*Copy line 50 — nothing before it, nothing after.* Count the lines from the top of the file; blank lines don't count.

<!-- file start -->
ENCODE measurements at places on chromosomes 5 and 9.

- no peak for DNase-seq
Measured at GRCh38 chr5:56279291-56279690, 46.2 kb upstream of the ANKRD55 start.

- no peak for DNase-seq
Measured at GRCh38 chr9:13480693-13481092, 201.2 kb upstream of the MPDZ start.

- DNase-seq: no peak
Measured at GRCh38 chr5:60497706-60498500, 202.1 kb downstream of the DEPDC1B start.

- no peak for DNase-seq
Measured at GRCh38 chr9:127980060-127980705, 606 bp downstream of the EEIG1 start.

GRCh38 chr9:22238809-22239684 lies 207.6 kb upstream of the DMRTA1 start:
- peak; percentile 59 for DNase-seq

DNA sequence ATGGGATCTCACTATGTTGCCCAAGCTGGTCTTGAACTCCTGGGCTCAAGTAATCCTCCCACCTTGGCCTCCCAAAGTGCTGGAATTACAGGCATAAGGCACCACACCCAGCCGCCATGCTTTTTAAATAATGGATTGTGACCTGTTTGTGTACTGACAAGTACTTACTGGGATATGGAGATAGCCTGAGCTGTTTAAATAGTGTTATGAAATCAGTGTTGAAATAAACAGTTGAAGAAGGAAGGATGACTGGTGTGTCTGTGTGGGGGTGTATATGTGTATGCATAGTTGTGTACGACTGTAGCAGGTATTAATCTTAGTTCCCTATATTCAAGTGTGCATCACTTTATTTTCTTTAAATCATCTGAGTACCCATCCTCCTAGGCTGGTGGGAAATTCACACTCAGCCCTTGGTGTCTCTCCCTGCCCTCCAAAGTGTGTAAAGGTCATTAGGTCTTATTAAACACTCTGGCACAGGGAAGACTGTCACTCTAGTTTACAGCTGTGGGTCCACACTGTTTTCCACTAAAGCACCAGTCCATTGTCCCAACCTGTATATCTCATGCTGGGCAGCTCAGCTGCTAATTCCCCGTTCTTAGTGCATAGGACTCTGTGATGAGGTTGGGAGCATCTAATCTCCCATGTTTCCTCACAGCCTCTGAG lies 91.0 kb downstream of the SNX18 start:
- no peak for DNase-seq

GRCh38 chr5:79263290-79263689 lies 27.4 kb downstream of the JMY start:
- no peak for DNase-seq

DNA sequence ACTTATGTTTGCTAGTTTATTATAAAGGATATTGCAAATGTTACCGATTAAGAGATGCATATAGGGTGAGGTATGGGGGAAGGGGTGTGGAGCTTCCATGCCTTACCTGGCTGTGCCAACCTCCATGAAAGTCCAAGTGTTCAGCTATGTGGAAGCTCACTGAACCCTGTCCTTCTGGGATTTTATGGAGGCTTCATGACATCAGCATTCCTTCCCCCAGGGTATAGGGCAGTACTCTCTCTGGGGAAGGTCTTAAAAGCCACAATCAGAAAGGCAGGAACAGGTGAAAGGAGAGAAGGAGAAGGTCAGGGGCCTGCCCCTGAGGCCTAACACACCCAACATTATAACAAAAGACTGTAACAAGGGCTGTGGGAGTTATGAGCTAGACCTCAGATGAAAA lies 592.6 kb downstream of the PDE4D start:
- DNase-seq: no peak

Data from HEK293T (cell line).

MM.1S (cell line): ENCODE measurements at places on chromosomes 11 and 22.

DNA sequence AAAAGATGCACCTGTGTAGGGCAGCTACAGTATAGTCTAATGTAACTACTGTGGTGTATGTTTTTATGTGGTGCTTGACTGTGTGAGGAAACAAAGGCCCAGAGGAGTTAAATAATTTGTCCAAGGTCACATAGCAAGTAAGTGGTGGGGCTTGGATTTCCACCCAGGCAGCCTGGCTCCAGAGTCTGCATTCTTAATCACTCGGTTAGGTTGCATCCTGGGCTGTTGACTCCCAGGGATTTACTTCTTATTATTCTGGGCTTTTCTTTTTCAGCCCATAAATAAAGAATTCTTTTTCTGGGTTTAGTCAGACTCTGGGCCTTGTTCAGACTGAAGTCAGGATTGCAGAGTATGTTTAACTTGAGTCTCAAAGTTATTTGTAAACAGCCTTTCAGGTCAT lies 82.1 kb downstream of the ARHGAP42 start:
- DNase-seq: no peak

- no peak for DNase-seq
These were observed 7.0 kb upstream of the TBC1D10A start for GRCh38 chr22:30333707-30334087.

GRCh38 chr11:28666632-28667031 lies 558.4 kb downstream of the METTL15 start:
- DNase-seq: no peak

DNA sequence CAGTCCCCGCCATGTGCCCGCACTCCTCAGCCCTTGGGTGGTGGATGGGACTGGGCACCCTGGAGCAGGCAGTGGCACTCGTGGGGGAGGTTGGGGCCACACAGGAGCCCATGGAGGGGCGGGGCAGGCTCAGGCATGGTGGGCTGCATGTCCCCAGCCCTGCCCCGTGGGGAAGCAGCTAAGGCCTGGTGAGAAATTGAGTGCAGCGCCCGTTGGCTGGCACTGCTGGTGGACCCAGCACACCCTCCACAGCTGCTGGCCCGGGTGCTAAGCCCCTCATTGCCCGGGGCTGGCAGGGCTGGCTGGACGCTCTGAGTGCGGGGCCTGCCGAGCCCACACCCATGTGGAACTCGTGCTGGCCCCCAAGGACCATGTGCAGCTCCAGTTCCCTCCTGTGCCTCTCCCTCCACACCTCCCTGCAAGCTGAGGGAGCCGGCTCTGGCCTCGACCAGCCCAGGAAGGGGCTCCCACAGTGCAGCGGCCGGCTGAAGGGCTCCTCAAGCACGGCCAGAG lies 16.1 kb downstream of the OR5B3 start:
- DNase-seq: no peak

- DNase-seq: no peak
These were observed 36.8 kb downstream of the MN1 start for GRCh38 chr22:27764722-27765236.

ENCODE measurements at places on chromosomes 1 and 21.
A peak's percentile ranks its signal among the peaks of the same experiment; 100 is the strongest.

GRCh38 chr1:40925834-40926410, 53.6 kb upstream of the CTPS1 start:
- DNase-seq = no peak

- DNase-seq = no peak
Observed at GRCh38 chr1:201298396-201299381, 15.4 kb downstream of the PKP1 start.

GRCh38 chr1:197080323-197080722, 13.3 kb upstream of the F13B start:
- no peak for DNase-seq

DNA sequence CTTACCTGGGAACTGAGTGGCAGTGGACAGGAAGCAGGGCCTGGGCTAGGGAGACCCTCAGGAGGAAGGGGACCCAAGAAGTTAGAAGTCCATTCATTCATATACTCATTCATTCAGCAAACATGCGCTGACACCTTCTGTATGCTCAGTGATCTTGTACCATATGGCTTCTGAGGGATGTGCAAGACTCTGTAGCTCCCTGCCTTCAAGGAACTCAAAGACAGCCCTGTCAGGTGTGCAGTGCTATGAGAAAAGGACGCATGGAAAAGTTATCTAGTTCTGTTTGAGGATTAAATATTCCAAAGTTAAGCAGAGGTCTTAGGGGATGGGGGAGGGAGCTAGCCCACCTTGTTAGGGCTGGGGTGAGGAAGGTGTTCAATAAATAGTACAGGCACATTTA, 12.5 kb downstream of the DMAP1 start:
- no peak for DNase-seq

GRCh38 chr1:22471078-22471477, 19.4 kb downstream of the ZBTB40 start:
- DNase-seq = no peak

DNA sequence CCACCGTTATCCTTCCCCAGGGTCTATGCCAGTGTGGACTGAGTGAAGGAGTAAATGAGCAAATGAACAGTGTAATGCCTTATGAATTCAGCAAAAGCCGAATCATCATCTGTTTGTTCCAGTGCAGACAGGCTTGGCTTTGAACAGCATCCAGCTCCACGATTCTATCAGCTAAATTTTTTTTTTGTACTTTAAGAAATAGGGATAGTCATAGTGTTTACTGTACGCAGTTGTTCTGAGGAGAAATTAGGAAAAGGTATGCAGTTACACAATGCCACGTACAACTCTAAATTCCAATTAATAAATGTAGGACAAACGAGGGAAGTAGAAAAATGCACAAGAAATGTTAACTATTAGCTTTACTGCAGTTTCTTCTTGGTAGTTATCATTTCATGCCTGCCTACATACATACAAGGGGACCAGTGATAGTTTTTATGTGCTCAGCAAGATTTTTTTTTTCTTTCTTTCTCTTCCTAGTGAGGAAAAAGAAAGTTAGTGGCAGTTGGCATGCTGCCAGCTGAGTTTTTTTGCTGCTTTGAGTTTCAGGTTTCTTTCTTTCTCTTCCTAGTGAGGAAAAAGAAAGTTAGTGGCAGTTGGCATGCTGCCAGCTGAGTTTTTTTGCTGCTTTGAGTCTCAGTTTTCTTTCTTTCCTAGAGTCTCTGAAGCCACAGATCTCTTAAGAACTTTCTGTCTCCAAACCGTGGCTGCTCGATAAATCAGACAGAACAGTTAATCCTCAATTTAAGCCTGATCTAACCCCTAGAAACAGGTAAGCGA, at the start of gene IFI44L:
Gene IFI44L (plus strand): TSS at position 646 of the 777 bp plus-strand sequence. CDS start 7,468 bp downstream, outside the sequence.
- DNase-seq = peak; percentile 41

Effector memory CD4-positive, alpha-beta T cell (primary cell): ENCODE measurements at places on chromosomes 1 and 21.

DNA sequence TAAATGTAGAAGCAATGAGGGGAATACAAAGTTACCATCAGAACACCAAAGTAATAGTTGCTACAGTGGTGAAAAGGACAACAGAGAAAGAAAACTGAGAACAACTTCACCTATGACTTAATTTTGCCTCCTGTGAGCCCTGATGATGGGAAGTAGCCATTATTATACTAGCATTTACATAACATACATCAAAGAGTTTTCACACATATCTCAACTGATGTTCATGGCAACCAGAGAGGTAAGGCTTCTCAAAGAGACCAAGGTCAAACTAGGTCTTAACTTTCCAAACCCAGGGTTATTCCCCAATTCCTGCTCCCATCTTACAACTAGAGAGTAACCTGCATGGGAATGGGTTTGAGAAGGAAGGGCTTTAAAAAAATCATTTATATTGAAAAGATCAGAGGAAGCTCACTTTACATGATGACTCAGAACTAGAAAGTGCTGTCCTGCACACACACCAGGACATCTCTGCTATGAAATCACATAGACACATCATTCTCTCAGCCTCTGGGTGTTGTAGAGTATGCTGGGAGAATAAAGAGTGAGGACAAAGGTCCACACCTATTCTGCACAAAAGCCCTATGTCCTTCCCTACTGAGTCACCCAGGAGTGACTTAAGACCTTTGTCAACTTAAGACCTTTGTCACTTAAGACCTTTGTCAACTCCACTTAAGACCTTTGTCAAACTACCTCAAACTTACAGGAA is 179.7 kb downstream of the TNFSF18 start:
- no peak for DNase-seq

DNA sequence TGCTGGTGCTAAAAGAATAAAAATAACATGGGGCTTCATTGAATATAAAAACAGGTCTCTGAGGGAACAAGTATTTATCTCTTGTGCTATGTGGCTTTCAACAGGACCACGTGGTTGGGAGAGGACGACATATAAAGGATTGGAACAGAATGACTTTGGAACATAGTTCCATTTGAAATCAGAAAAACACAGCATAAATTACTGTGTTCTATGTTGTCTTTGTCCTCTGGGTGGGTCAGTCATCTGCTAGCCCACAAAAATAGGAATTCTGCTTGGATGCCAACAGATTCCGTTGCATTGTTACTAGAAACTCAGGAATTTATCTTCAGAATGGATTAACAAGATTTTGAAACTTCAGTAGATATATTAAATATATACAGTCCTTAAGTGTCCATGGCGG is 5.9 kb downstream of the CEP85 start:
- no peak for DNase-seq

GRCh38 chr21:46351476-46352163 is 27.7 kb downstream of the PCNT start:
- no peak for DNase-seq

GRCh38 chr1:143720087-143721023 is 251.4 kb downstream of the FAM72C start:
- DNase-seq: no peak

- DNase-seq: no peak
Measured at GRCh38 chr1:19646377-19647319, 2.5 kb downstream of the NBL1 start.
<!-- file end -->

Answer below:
GRCh38 chr21:46351476-46352163 is 27.7 kb downstream of the PCNT start: